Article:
Awards and Events
Earth Day 2022 with Sarah, Project Specialist
Climate change is not about you and me, it is about respect for the natural world. We cannot ignore climate change any longer – deadly hurricanes, storms, heatwaves, fires, and droughts across the world can be linked to climate change – and these effects are not just limited to faraway places. This past year I have seen firsthand the effects of the megadrought here in Utah. While hiking I’ve seen leaves hanging listlessly from trees in the smoggy sky and animals fighting to find water. As a desert, Utah is prone to wildfires and droughts, but these have become more severe in recent years. Seeing the Great Salt Lake and many other reservoirs’ water at all-time lows has really brought climate change to the forefront of my mind. I have always been a believer, but after visiting many national parks this year and seeing the devastating effects of climate change on those protected lands, I cannot just idly sit by and do nothing.
We perpetuate the effects of climate change when we choose not to make an active effort to protect the other inhabitants of our planet. Nature has a unique and delicate balance – it even has the capacity to negate some of the effects of our actions. When we destroy nature we only amplify the effects of climate change. In Florida, for example, the mangroves historically provided strong protection from hurricanes. When Miami bulldozed them in favor of smooth white beaches to attract tourists, they left themselves far more vulnerable to the destruction of hurricanes. This was the case with hurricane Andrew. These plants did not have a voice, but they did have a purpose. One that we noticed far too late.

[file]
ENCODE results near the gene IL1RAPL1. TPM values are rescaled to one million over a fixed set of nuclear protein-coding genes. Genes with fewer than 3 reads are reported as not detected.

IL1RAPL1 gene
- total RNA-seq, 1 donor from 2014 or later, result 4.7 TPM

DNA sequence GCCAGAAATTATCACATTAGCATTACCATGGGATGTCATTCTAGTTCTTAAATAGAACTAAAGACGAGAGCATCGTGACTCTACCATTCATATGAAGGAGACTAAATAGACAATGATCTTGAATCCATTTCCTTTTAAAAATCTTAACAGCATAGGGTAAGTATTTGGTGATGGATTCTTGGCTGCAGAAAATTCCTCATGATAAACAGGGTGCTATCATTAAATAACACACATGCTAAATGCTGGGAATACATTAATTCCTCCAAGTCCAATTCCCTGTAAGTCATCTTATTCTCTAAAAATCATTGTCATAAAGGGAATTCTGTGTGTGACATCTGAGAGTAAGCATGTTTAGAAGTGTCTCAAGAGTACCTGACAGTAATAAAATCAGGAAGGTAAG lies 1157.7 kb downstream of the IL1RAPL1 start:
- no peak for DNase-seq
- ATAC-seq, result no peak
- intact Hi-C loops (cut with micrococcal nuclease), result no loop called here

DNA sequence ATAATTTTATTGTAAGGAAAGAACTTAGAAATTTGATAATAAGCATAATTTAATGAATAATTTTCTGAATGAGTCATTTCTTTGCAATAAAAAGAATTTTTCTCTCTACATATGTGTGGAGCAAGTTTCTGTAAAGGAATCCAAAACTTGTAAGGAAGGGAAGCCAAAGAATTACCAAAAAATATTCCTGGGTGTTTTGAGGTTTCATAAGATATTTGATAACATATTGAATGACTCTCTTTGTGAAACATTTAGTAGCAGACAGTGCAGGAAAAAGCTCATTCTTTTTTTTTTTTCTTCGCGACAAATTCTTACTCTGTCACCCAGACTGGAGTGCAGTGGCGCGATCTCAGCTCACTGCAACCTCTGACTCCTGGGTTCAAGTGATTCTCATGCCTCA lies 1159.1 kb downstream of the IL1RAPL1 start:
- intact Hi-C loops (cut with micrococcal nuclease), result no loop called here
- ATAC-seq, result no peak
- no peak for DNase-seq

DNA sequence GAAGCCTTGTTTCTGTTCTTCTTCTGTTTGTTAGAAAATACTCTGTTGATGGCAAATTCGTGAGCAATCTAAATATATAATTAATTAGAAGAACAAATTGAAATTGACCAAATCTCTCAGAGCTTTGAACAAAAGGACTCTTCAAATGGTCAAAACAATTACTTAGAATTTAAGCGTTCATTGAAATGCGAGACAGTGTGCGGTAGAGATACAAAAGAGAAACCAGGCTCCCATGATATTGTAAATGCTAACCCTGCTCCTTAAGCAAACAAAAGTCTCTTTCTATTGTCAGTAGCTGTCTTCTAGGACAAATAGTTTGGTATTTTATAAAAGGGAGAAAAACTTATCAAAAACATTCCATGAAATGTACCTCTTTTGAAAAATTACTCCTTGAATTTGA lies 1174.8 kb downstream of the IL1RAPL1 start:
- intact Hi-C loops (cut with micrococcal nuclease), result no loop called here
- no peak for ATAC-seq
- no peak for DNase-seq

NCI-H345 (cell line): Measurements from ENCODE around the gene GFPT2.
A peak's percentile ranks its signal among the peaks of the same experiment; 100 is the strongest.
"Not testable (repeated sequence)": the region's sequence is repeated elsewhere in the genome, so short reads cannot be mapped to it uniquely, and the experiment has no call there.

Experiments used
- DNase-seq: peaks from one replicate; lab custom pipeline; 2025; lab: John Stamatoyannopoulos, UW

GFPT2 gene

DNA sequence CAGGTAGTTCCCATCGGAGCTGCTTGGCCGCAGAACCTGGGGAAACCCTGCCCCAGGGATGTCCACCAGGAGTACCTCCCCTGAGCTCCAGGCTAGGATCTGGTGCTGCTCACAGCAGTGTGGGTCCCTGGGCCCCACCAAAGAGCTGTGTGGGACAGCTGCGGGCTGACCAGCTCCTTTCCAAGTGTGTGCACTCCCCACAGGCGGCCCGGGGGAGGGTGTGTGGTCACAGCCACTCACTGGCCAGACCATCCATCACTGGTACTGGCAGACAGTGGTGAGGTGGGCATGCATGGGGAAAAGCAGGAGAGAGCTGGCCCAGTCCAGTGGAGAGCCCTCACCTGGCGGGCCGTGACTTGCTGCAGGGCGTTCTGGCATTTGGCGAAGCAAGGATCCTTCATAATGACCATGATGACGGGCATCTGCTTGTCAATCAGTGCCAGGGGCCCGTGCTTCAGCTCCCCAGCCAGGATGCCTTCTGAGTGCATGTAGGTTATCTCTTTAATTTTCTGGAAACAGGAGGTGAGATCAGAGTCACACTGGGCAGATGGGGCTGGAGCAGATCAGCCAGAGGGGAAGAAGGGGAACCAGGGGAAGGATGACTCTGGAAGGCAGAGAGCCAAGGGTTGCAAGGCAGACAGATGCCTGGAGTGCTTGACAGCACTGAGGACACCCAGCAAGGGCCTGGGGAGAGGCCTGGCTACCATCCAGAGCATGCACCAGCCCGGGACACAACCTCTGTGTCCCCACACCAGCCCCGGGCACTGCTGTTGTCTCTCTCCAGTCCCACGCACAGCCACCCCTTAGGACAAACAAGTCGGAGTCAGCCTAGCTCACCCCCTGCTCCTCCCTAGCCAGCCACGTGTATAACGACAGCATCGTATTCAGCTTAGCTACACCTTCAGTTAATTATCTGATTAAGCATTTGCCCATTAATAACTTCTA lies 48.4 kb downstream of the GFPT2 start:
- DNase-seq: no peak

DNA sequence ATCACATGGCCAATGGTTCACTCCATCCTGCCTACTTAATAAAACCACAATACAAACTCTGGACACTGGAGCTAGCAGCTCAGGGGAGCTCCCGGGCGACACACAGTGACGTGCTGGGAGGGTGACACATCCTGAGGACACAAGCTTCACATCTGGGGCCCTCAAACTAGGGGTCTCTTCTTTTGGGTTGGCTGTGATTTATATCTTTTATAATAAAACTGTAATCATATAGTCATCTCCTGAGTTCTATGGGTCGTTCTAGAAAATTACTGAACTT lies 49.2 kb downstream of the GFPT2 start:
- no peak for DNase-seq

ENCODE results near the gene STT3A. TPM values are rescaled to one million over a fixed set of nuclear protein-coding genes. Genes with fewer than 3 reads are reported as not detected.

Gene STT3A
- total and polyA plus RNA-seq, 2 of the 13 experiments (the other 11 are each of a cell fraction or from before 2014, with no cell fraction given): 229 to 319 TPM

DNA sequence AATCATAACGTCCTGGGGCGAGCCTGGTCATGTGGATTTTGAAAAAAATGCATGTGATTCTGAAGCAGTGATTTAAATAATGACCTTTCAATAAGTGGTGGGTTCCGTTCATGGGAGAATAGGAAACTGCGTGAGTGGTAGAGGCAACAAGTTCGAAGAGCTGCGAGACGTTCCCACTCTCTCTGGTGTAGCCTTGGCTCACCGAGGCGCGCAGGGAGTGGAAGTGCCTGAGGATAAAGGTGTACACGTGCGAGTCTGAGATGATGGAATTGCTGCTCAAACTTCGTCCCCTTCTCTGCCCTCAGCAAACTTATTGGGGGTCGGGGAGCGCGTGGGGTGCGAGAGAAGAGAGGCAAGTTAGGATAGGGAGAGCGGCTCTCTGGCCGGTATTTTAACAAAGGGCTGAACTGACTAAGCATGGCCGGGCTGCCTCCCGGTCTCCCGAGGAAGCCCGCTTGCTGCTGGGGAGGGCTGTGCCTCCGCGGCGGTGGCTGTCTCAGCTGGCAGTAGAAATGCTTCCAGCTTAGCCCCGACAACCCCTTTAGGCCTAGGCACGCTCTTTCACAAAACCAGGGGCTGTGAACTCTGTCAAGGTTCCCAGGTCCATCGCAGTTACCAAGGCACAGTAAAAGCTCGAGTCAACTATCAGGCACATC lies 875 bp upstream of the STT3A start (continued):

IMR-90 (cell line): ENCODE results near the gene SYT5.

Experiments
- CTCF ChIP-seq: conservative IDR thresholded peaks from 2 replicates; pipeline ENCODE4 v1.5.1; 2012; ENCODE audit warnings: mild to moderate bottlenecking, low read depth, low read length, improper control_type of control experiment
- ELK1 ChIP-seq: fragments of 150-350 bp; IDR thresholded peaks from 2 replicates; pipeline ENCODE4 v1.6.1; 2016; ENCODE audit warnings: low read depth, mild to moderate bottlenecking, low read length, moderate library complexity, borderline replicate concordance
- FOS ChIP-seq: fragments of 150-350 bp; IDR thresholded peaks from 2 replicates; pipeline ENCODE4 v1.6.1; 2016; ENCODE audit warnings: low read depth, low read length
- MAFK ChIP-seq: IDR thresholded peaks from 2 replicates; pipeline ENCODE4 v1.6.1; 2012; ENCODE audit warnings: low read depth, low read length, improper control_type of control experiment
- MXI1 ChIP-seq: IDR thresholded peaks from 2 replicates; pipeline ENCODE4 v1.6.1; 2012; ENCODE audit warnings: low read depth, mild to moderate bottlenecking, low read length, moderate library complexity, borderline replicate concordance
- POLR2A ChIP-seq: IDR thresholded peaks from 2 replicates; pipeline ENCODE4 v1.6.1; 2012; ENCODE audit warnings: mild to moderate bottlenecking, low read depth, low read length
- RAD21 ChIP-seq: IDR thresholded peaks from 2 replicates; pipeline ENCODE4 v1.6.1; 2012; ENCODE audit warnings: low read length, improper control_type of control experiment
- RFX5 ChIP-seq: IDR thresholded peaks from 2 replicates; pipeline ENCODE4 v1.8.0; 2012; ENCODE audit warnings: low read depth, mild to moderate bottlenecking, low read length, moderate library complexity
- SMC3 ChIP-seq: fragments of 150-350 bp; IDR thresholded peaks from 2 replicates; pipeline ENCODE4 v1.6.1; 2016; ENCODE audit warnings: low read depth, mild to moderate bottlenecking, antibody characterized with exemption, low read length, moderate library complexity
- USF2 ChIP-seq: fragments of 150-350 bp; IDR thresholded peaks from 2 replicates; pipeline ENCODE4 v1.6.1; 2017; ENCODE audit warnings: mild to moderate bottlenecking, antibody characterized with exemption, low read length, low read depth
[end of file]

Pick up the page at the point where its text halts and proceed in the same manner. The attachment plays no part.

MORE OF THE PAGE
I am focusing on reducing my carbon footprint in all areas of my life. I don't own my own home and cannot install solar panels to completely reduce my reliance on the grid, but I am making efforts in other places. My husband and I limit our impact by working from home most days and we plan to buy an electric or hybrid car soon. We have made an effort to take shorter showers, water our lawn less frequently, and we have switched over to biodegradable plastics after seeing the beautiful coral reefs in the Florida Keys. Everyone should have the chance to see these magnificent habitats in the wild, but they may only last another 20 years if nothing changes.
My husband and I have also begun switching what we eat. We are not perfect, but we are trying to eat less red meat, and more sustainably farmed fish. We have switched to a weekly meal plan that includes vegetarian meals twice a week and fish twice a week. The remaining 3 days are split between chicken and red meat. We are determined to make choices that are good for Planet Earth. There is a balance that allows us to eat our favorite foods occasionally without ruining ecosystems.
We also like to grow our own produce and fruit. There is something more refreshing about eating fruit picked from your backyard, rather than from countries you have never even visited. We are also open to trying or investing in sustainably engineered meat and milk products. Our purchasing power goes a long way to promoting alternatives to the status quo that actually might save our home planet.
I am far from perfect in saving Planet Earth, but even some mild collective changes, along with reducing our reliance on fossil fuels, might be enough to avert the total meltdown of our home. Nature is resilient as was demonstrated when the Earth shut down during the global pandemic. We must do more to find a better balance and leave our home better than we found it.
July 20, 2022
Awards and Events
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Awards and Events